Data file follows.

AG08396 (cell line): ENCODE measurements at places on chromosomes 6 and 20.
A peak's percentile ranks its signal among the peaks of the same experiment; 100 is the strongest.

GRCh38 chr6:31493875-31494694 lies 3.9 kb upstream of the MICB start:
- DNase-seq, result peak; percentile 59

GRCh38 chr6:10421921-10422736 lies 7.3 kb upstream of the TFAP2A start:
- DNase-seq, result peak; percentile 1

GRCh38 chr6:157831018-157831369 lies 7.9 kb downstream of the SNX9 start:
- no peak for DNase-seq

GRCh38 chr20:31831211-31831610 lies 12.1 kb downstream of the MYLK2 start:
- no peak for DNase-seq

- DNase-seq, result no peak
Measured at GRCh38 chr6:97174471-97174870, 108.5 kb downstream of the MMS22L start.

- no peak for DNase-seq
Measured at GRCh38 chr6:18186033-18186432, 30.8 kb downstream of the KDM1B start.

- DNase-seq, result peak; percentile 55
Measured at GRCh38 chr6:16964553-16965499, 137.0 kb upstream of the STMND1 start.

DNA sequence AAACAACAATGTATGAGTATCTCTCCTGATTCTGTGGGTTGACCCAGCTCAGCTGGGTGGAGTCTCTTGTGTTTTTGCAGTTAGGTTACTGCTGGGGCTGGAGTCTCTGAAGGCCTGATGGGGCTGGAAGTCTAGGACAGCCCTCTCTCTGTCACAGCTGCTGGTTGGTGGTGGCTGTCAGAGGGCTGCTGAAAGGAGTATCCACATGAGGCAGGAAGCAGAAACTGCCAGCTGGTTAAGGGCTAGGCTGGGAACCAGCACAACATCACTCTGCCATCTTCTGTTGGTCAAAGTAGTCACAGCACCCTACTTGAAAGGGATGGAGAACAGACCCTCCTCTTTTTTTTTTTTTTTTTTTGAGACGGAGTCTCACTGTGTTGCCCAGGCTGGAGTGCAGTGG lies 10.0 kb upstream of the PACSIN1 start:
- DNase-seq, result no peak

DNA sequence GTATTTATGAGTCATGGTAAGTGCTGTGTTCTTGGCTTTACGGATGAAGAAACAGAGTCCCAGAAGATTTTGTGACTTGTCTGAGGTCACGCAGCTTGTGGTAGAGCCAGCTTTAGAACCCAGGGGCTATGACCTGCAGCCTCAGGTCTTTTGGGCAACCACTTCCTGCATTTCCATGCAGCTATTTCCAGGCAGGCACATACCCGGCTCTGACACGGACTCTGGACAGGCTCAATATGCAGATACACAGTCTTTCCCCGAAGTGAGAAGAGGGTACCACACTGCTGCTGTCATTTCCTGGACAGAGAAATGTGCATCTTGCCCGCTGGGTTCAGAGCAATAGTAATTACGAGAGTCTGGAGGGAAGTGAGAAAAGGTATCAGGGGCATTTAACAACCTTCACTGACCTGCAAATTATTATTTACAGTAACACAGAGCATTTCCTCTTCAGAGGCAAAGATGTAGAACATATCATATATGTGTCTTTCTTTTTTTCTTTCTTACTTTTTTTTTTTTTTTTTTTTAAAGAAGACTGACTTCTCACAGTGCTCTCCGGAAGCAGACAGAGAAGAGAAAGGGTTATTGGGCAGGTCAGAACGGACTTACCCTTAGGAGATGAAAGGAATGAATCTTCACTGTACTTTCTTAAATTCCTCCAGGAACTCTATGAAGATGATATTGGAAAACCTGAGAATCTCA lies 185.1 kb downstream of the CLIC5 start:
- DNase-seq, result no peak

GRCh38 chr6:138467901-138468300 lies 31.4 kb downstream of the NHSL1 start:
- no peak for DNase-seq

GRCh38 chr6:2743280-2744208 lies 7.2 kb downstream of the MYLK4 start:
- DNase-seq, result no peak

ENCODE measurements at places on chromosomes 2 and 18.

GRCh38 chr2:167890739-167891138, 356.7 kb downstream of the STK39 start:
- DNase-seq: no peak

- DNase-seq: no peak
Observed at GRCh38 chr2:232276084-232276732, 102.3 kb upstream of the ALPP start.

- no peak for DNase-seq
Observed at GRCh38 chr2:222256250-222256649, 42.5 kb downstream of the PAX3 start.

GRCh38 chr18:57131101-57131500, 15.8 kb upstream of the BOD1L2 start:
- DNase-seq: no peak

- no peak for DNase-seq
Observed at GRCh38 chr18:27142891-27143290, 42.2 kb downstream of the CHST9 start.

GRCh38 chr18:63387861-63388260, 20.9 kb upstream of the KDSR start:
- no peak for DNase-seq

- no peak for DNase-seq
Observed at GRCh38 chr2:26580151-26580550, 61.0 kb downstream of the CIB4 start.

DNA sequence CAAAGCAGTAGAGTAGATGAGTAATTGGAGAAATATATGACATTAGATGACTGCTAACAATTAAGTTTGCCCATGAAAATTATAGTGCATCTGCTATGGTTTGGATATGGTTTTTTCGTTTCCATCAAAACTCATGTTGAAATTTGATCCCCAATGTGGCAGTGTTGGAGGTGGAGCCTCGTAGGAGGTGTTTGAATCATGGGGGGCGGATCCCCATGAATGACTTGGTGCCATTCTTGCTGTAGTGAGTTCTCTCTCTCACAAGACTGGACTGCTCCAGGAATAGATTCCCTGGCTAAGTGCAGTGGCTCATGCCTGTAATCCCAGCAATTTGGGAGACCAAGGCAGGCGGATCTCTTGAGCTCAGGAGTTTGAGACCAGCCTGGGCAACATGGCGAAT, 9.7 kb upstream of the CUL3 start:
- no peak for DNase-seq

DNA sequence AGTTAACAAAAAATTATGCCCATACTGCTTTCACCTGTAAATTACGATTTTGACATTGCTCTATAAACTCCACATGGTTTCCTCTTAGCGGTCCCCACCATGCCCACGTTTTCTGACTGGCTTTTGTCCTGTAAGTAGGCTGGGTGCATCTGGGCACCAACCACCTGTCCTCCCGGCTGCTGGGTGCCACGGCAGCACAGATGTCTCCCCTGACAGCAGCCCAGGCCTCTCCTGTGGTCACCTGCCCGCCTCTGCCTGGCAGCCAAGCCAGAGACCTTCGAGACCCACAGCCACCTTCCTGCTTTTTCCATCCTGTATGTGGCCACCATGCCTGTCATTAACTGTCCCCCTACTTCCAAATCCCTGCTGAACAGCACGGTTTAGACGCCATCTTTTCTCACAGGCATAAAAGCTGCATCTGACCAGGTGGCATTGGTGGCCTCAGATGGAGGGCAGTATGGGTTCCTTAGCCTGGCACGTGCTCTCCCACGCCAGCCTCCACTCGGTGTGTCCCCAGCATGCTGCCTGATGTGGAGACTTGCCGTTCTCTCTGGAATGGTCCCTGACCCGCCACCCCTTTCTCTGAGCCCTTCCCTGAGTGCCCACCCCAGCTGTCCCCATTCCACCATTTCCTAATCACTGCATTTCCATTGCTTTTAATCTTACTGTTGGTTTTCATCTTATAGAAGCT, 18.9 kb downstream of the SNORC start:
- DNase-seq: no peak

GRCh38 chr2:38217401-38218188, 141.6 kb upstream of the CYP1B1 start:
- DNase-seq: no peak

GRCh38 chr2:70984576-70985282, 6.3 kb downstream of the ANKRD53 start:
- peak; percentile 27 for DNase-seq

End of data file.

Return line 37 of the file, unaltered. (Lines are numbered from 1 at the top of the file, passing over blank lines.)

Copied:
- no peak for DNase-seq